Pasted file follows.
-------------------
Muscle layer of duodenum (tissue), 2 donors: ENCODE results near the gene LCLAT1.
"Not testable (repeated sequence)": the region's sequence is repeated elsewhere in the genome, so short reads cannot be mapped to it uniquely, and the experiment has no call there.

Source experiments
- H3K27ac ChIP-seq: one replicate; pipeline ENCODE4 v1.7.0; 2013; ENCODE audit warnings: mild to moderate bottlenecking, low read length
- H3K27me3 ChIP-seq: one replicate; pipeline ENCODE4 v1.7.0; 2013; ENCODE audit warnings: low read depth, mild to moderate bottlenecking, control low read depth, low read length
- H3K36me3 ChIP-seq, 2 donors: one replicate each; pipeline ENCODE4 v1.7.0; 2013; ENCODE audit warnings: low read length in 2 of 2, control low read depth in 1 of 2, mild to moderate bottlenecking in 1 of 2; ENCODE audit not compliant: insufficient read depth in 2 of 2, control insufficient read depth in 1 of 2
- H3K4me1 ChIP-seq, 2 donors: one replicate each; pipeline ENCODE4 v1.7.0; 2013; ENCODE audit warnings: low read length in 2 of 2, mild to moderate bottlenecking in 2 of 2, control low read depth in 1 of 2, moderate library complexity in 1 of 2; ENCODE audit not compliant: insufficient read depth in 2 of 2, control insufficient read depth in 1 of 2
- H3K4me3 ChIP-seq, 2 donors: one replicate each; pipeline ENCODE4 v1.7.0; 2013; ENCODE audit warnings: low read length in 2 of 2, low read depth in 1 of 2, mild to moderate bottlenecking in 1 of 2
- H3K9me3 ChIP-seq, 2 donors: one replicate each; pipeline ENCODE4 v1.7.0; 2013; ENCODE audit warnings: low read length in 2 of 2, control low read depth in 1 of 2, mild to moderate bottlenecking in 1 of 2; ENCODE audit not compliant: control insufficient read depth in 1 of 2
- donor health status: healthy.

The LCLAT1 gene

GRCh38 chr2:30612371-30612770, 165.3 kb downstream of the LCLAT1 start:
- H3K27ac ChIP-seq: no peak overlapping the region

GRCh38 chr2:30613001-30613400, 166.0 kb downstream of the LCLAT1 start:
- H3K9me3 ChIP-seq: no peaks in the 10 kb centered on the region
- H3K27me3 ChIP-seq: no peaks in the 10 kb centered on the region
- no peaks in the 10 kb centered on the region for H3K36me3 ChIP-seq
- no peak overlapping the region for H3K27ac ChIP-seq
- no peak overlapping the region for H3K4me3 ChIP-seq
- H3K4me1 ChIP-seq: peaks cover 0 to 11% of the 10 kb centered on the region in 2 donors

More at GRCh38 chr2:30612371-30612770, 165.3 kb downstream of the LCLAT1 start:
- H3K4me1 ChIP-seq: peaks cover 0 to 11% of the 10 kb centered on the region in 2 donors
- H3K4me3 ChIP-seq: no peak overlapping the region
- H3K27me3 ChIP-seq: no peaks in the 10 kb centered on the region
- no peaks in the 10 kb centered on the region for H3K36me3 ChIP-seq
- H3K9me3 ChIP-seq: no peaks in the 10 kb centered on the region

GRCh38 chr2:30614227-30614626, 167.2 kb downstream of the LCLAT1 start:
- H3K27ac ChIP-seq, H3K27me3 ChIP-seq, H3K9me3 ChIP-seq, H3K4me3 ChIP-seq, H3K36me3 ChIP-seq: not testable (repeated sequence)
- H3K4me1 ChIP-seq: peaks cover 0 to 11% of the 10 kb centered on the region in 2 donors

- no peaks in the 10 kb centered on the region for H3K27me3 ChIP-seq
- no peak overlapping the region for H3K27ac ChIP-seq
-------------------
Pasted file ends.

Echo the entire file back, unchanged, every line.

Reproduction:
Muscle layer of duodenum (tissue), 2 donors: ENCODE results near the gene LCLAT1.
"Not testable (repeated sequence)": the region's sequence is repeated elsewhere in the genome, so short reads cannot be mapped to it uniquely, and the experiment has no call there.

Source experiments
- H3K27ac ChIP-seq: one replicate; pipeline ENCODE4 v1.7.0; 2013; ENCODE audit warnings: mild to moderate bottlenecking, low read length
- H3K27me3 ChIP-seq: one replicate; pipeline ENCODE4 v1.7.0; 2013; ENCODE audit warnings: low read depth, mild to moderate bottlenecking, control low read depth, low read length
- H3K36me3 ChIP-seq, 2 donors: one replicate each; pipeline ENCODE4 v1.7.0; 2013; ENCODE audit warnings: low read length in 2 of 2, control low read depth in 1 of 2, mild to moderate bottlenecking in 1 of 2; ENCODE audit not compliant: insufficient read depth in 2 of 2, control insufficient read depth in 1 of 2
- H3K4me1 ChIP-seq, 2 donors: one replicate each; pipeline ENCODE4 v1.7.0; 2013; ENCODE audit warnings: low read length in 2 of 2, mild to moderate bottlenecking in 2 of 2, control low read depth in 1 of 2, moderate library complexity in 1 of 2; ENCODE audit not compliant: insufficient read depth in 2 of 2, control insufficient read depth in 1 of 2
- H3K4me3 ChIP-seq, 2 donors: one replicate each; pipeline ENCODE4 v1.7.0; 2013; ENCODE audit warnings: low read length in 2 of 2, low read depth in 1 of 2, mild to moderate bottlenecking in 1 of 2
- H3K9me3 ChIP-seq, 2 donors: one replicate each; pipeline ENCODE4 v1.7.0; 2013; ENCODE audit warnings: low read length in 2 of 2, control low read depth in 1 of 2, mild to moderate bottlenecking in 1 of 2; ENCODE audit not compliant: control insufficient read depth in 1 of 2
- donor health status: healthy.

The LCLAT1 gene

GRCh38 chr2:30612371-30612770, 165.3 kb downstream of the LCLAT1 start:
- H3K27ac ChIP-seq: no peak overlapping the region

GRCh38 chr2:30613001-30613400, 166.0 kb downstream of the LCLAT1 start:
- H3K9me3 ChIP-seq: no peaks in the 10 kb centered on the region
- H3K27me3 ChIP-seq: no peaks in the 10 kb centered on the region
- no peaks in the 10 kb centered on the region for H3K36me3 ChIP-seq
- no peak overlapping the region for H3K27ac ChIP-seq
- no peak overlapping the region for H3K4me3 ChIP-seq
- H3K4me1 ChIP-seq: peaks cover 0 to 11% of the 10 kb centered on the region in 2 donors

More at GRCh38 chr2:30612371-30612770, 165.3 kb downstream of the LCLAT1 start:
- H3K4me1 ChIP-seq: peaks cover 0 to 11% of the 10 kb centered on the region in 2 donors
- H3K4me3 ChIP-seq: no peak overlapping the region
- H3K27me3 ChIP-seq: no peaks in the 10 kb centered on the region
- no peaks in the 10 kb centered on the region for H3K36me3 ChIP-seq
- H3K9me3 ChIP-seq: no peaks in the 10 kb centered on the region

GRCh38 chr2:30614227-30614626, 167.2 kb downstream of the LCLAT1 start:
- H3K27ac ChIP-seq, H3K27me3 ChIP-seq, H3K9me3 ChIP-seq, H3K4me3 ChIP-seq, H3K36me3 ChIP-seq: not testable (repeated sequence)
- H3K4me1 ChIP-seq: peaks cover 0 to 11% of the 10 kb centered on the region in 2 donors

- no peaks in the 10 kb centered on the region for H3K27me3 ChIP-seq
- no peak overlapping the region for H3K27ac ChIP-seq